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BE SAFE

Safety and Security are on everyone’s minds as we navigate the “new reality” of mass casualty incidents and the rise of anti-Semitism and extremist violence. At Gates, we strive to balance the safety and security of our visitors, with the hospitality and warm welcome for which we are known.

One of the ways to keep safe is to use a code to get into the building when doors are locked. (Codes will not work during days/times when the building is closed & alarms set). The code process is easy and you can obtain a code by calling and requesting one from the temple office - if you are recognized by phone. We may have you enter the building at the office before giving a code. Here is a video with clear instructions on how to gain access to the building. 

We have added some features you should know about. Our computer systems have enhanced features that will help keep our data and records secure.  We have installed security cameras throughout the building. We have panic buttons to call for help from the police, if needed. And we’ve offered trainings on building safety basics as well as Stop the Bleed where we learned to control bleeding until first responders can take over. We will continue to add trainings and features as needed.

Our Safety and Security Committee & Office Staff regularly review and update our security protocols. We work with law enforcement and organizations like the Jewish Community Federation of Northeastern New York to evaluate and respond to threats as they arise. If you have suggestions or questions for the Safety and Security Committee, you are invited to attend a meeting or email us at safety@cgoh.org. You may also contact our Director of Administration and Operations, Josh Cooper-Ginsburg, josh@cgoh.org or 518-374-8173.

Stay tuned for information in our weekly emails and our quarterly Bulletin and consider attending available training seminars! As always, when you are here at the temple, if you see something wrong, say something to one of our staff, clergy, or ushers. We are here to help.

Health Safety is also on our minds. We are opening our Gates and offering more options for in-person events. We have maintained a high standard of cleaning and continue to keep the health and welfare of our congregation and visitors of utmost priority. We ask you to do the same.

The reopening committee wrote this in early February, 2022:

Our reopening committee together with the professional staff has made decisions regarding the return to in-person gatherings guided by Jewish values. We will continue to heed the advice and wisdom of experts, without unacceptable risk to human life, including the lives of the most vulnerable among us.

Saving Human Life—Click Here for Traditional Sources

Pikuach Nefesh (Saving a Life)—overrides every other obligation. These past 2 years we have enacted this value by closing the synagogue, connecting virtually for prayer and learning, comforting mourners, and celebrating weddings—all with the goal of preventing the spread of COVID-19.

As we carefully return to community activities, we can continue to express this value of safeguarding life in our individual and communal decisions. We can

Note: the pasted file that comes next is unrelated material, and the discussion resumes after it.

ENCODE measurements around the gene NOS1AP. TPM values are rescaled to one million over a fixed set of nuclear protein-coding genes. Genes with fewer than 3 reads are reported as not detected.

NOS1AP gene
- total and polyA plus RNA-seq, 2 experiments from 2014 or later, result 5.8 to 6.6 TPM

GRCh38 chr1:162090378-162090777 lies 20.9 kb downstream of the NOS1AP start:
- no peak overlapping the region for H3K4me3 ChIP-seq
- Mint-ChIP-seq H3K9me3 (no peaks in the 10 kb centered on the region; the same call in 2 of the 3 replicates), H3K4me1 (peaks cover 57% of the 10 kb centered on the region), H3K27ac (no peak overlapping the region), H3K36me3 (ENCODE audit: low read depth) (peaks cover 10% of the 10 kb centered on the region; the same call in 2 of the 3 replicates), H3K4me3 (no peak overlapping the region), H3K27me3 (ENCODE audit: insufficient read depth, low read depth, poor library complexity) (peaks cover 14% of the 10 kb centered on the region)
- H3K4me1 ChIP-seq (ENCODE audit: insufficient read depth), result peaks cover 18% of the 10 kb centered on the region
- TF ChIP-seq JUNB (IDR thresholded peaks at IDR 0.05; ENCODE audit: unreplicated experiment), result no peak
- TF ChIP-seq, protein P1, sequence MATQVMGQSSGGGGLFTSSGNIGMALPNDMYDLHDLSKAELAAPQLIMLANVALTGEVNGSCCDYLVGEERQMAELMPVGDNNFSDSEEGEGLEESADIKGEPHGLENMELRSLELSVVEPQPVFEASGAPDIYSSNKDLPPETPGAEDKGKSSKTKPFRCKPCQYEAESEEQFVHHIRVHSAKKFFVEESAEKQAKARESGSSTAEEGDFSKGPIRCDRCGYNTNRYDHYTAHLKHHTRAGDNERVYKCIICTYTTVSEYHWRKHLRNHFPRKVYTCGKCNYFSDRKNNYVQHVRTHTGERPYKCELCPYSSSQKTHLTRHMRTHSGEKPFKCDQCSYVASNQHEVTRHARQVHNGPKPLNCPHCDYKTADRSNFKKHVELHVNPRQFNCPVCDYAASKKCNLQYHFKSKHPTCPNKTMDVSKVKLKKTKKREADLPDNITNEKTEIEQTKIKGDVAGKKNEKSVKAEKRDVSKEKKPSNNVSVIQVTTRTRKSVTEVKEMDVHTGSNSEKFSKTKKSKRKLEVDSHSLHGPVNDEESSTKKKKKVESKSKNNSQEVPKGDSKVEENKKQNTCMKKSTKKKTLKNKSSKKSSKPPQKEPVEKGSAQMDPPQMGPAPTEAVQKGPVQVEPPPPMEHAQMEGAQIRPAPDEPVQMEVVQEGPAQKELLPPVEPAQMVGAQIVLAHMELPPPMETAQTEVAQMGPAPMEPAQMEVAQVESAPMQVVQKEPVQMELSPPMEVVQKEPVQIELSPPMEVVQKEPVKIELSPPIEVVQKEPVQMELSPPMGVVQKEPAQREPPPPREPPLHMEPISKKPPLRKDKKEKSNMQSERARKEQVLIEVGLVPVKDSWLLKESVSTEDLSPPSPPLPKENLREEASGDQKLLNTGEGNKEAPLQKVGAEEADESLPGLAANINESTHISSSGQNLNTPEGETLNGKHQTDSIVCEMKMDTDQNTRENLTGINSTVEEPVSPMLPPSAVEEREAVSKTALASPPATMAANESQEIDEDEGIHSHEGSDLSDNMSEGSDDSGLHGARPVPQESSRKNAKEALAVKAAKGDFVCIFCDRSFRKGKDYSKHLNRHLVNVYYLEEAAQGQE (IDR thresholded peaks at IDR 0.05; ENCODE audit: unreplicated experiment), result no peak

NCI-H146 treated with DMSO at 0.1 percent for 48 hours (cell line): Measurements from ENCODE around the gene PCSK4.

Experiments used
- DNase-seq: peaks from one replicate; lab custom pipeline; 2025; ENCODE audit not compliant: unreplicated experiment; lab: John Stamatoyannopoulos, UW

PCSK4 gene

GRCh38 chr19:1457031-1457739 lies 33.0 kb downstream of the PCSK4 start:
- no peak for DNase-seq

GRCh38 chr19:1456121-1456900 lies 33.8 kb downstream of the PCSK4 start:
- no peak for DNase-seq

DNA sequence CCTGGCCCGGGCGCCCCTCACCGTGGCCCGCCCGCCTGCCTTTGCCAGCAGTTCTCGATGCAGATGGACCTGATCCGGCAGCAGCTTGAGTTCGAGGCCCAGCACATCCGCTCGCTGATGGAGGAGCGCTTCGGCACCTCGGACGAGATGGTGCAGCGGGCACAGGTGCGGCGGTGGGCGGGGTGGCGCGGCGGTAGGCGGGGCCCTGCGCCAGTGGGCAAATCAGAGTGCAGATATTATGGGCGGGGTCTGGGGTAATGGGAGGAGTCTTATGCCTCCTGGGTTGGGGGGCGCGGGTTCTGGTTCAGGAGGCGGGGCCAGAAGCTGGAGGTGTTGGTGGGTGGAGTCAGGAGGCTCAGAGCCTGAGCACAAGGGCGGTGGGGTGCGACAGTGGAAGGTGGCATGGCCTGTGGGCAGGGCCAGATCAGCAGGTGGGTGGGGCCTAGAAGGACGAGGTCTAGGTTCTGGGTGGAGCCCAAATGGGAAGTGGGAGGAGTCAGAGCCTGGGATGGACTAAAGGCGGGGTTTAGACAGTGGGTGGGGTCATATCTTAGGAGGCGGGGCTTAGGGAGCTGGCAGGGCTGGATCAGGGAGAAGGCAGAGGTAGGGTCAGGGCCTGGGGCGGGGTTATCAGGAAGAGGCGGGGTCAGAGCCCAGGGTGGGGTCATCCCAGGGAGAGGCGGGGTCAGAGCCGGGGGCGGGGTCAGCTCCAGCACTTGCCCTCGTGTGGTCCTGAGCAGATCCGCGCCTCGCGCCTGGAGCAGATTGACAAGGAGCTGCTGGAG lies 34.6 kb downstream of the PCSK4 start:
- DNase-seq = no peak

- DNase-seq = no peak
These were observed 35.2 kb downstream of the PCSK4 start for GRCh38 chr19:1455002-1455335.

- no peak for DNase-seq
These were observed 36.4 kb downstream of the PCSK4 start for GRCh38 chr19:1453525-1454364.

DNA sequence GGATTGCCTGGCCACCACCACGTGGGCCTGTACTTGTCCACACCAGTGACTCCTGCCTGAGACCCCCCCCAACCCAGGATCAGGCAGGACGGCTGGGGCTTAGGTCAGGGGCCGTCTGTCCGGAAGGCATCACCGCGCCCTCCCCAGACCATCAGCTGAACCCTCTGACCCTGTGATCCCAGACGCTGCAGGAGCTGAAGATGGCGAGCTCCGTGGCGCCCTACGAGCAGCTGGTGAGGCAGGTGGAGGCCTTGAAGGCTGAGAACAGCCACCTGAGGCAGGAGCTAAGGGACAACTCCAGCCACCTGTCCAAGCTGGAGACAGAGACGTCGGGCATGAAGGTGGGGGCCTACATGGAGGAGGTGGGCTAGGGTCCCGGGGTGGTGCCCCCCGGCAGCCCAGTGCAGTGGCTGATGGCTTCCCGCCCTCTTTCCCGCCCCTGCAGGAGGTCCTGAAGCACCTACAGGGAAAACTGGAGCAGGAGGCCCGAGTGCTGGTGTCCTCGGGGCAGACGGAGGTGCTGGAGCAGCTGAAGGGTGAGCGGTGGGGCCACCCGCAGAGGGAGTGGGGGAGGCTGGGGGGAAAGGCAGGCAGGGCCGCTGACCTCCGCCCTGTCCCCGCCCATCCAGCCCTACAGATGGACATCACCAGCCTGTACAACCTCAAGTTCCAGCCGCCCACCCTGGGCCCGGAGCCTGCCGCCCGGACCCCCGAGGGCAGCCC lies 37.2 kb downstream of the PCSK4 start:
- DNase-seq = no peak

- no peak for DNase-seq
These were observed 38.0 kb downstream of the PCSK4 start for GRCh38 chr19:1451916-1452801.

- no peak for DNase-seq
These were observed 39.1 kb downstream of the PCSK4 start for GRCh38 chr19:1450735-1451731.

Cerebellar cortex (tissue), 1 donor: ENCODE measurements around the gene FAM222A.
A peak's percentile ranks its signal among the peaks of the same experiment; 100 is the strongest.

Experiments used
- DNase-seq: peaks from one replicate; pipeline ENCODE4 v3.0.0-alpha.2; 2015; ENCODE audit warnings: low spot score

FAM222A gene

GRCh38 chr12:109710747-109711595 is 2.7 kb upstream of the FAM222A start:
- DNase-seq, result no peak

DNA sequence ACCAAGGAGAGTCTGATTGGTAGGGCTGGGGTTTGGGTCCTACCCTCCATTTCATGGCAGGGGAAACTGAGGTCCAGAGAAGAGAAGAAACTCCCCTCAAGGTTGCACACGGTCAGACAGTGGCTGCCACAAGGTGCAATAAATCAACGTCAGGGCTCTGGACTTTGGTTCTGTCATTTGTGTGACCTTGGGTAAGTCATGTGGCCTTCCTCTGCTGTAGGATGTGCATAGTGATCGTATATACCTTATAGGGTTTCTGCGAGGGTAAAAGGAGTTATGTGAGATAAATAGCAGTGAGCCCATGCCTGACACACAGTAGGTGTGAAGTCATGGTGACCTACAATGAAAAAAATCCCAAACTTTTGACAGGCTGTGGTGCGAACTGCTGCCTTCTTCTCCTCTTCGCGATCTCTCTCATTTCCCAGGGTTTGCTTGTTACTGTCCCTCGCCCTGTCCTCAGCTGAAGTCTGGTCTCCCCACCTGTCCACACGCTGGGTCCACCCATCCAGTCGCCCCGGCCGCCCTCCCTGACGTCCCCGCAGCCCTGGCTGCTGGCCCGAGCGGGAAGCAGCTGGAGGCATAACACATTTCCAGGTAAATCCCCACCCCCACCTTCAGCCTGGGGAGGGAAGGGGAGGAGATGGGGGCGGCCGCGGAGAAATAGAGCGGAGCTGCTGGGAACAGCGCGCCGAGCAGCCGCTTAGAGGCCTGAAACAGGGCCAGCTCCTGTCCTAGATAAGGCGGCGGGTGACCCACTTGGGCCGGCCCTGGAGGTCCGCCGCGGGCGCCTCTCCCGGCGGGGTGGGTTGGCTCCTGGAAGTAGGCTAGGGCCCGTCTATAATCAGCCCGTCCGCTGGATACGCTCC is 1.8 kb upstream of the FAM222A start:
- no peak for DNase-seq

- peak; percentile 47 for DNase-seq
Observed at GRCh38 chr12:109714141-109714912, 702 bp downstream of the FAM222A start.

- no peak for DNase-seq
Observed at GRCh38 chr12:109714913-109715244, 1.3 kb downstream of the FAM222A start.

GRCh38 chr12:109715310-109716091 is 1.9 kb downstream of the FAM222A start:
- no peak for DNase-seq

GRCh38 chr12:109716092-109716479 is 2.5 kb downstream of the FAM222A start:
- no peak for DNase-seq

• Ask ourselves how we are feeling and staying home when we feel sick?
  • Ask ourselves how my attendance is going to impact another?

Human Dignity—Click Here for Traditional Sources

Kol Yisrael Averim Zeh El Zeh (All of Israel is responsible for each other)—Jewish tradition assigns ultimate value to each human life. Across the diversity of circumstances and traits that differentiate one human being from another, we are equal regarding our dignity whatever our age, background, wealth, gender, physical appearance, or ability. Each person is also responsible for the other. We show respect and care for another by:

  • Staying home when we are sick.
  • Wearing a mask while inside the synagogue, except when eating.
  • Honoring another’s personal space through social distancing.

Medical Science—Click Here for Traditional Sources

Aseih l’cha Rav— (Find Yourself a Rabbi)—This is found in Pirkei Avot 1:6 and is usually translated as “teacher.” The term “rabbi” in this phrase suggests expertise. In our Jewish lives, we rely upon the knowledge and guidance of our rabbis, cantors, and educators. As we confront a public health crisis, though, it is the expertise of public health authorities, physicians in our community and specialists in infectious disease, and epidemiologists to which we must look for guidance concerning the best decisions for our communities. The high esteem for medical science that one finds in Jewish sources contradicts the notion that there is an inherent conflict between religion and science.

  • Any decision that does not take the considered opinions of scientific experts into account cannot be considered ethical. 

Respecting Elders—Click Here for Traditional Sources

Mipnei seivah takum— “You shall rise before the aged” (Leviticus 19:32). We celebrate the multi-generational character of our community. We must not take actions that would either stigmatize or compromise the health and well-being of the elderly and individuals with preexisting conditions who are considered most vulnerable to Covid-19.

  • We encourage those who come into our building to be vaccinated to protect yourself as well as others around you.
  • We will continue to require mask wearing while inside the building. (This has since been updated and masks are encouraged, but not required in the majority of the building. In the office, masks are required. Please respect others.) 

We welcome your comments and questions.

L'Shalom

Rabbi Matt Cutler

Josh Cooper-Ginsburg, Director of Administration & Operations

Arnie Rotenberg, Director of Congregational Jewish Living

Peter Kopcha, President

Sun, May 22 2022 21 Iyyar 5782